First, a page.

In the third part of our special edition on plant efficiency, FoodProductionDaily.com examines not only the benefits but also the feasibility of food processors tapping into AD as a way of cutting costs and boosting their green credentials.
Anaerobic Digestion (AD) is a biological process that happens naturally when bacteria breaks down organic matter such as food, in environments with little or no oxygen. It is a treatment that composts waste and produces a biogas that can be used to generate electricity and heat.
AD has been attracting huge attention and last year the UK Government made development of the technology a central part of its waste reduction strategy. But since then only a handful of subsidised projects have been realised.
However, last month Premier Foods, one of the UK’s largest food companies, announced that construction of a closed loop commercial-scale anaerobic digestion plant at its RF Brookes ready meals factory in Wales was under way.
The £5m-facility will convert food waste into energy to help power the factory, providing significant savings in waste disposal and energy bills and reducing carbon emissions by around 8,500 tonnes per year. The AD plant, which will be owned by Insource Energy, is scheduled for completion by the end of 2010 and is expected to be fully operational in early 2011.
The facility, which received a £0.5m subsidy from WRAP Crymu, will have the capacity to process around 10,000 tonnes of food waste a year, and is expected to generate 300 kW total energy. It will supply power for about six per cent of the food processor’s electrical consumption and around the same amount for its hot water usage, John Scott, InSource Energy managing director told FoodProductionDaily.com
This is believed to be the first example in Wales of a factory being partially powered by its own waste in this way and is one of only a handful of such closed loop facilities in the UK, he added.
While nobody disputes the environmental benefits of recycling food waste, the question for industry is whether anaerobic digestion plants are both technically feasible and economically viable.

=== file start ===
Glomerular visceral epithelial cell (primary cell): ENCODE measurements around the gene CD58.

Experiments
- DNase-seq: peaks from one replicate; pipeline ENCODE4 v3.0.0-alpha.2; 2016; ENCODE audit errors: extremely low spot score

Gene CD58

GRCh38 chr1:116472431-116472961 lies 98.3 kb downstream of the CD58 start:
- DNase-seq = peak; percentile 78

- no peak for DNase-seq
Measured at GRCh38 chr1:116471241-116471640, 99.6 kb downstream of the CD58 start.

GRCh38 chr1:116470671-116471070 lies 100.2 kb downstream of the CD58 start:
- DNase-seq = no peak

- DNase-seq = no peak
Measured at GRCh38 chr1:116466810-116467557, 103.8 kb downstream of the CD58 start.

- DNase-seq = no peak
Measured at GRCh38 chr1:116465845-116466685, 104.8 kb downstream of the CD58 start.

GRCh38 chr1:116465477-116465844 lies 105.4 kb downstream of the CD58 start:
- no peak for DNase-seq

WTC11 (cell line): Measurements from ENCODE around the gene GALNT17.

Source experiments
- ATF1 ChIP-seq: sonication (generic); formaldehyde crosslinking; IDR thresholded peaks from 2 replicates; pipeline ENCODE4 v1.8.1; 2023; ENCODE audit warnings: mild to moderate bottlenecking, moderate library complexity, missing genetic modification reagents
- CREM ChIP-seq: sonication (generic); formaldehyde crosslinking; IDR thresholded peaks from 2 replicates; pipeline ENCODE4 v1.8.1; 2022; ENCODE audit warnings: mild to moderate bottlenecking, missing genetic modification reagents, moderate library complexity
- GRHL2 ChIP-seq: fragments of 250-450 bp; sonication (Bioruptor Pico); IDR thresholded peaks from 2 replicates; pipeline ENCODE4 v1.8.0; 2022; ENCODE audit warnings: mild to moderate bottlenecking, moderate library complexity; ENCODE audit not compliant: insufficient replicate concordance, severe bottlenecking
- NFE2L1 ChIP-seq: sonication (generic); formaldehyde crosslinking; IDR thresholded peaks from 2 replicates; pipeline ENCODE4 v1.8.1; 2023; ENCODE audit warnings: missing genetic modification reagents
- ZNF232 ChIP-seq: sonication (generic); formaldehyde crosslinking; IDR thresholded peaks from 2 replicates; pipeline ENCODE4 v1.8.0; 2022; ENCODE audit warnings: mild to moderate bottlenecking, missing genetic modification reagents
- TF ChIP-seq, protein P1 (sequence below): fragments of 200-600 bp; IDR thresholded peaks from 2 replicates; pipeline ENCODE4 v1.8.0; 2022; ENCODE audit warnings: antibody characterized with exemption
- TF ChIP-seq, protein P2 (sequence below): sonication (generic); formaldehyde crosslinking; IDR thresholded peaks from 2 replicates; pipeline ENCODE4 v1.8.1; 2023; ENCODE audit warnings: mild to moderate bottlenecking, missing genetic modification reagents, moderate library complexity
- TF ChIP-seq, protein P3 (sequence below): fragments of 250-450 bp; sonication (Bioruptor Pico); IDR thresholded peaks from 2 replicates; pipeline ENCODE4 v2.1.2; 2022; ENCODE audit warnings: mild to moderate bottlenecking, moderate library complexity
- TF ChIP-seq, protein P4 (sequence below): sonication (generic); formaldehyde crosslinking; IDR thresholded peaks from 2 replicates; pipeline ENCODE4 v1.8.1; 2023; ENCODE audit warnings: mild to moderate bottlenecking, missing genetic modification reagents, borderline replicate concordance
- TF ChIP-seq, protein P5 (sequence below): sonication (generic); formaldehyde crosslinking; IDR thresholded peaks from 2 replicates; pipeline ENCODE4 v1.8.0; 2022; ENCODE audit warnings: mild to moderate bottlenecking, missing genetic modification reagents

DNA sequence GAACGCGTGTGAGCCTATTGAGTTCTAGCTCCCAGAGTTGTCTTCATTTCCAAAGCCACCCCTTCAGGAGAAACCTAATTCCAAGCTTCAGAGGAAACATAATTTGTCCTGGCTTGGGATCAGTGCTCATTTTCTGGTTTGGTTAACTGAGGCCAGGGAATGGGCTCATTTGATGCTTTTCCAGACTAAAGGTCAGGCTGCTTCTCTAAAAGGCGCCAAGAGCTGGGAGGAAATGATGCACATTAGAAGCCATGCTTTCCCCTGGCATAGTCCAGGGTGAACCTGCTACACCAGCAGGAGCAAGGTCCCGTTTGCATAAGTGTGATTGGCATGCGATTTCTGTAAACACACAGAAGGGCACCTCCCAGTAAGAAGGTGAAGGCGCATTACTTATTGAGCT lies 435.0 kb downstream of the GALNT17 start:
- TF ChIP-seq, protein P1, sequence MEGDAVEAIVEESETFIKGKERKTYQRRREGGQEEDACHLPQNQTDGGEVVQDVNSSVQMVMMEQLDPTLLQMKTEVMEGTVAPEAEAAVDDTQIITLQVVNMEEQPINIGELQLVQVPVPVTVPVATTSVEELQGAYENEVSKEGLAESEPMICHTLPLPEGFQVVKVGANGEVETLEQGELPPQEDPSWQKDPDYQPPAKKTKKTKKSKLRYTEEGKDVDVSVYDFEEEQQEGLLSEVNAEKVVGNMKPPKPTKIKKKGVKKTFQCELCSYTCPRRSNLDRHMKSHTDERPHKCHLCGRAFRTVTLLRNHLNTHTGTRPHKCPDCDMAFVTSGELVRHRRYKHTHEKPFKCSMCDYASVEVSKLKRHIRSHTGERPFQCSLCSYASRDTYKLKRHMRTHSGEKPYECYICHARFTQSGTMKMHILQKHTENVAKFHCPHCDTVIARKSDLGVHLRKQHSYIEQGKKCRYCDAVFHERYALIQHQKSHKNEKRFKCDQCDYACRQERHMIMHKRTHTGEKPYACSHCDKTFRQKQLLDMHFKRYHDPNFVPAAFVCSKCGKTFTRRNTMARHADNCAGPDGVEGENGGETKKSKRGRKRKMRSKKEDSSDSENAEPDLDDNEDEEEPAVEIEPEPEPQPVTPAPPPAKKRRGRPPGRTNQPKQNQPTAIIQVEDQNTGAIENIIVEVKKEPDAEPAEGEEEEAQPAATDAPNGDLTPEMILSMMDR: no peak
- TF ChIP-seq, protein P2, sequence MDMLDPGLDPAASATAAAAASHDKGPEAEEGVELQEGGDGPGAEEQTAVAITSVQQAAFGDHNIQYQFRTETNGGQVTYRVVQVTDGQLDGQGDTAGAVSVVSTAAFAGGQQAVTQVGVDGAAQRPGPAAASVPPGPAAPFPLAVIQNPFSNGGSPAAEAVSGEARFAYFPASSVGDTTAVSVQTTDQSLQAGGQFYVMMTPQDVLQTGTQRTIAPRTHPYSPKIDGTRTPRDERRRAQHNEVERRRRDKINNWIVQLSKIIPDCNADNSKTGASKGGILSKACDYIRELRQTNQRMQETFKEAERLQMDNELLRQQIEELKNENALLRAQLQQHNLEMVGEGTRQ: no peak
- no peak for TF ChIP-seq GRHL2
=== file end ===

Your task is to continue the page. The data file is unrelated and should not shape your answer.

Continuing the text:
Scott declared it to be technically possible as long as there was a ready and consistent source of solid or semi-solid food waste. The amount needed depends on the nature and concentration of organic material, he said. “Any food processing plant can use AD but whether it is economical viable will depend on whether the food source is of suitable quality or quantity.”
AD can theoretically use any raw materials used in food processing. Feed stock comes from rejected foods that are not fit for use, trimmings from food preparation and food sludge in effluent collected in drains after wash downs.
While it is very difficult to generalise, the annual waste volume needed to make AD economically workable would be around 3,000 tonnes, said Scott. Almost inevitably, major industry players – with their larger capacities and economies of scale - were more likely to be able to generate the volumes needed.
“Any food processor should at least be thinking about this and whether it is doing enough with its waste,” he added. “The bigger companies should be considering the full scope of their options.”
While the size of an AD plant varies according to its capacity, Scott said “it’s not massive but it’s not small” – advising firms should factor in between a third to half an acre (1,300 – 2,000 sq meters).
The largest single item is the digestion tank where waste foodstuff is held for a sufficient time to allow the bacteria to break it down and release the energy. Typical digestion time is between 30-40 days, said Scott. An AD plant with a capacity to process three thousand tonnes of food annually would need a digestion tank to cope with of 10 tonnes of food waste a day over this period.
Scott added that several companies contributing waste to - and getting energy from - a single AD plant could be a practical solution where space is an issue. But he said that at present there appears to be a cultural concern among companies about doing this
“There does seem to be concern among food processors about bringing in waste from another site,” said Scott. “They are happy to use their own but there is a reluctance to use waste from other plants – even if they are part of the same firm. Food companies do not want to be seen as part of the waste management process.”
This is a view that we hope will change because there is a big difference between waste food material from the processing stream and kerbside waste collected by councils.
“We hope that with time industry players will think more intelligently about it - it is not waste but fuel,” he concluded.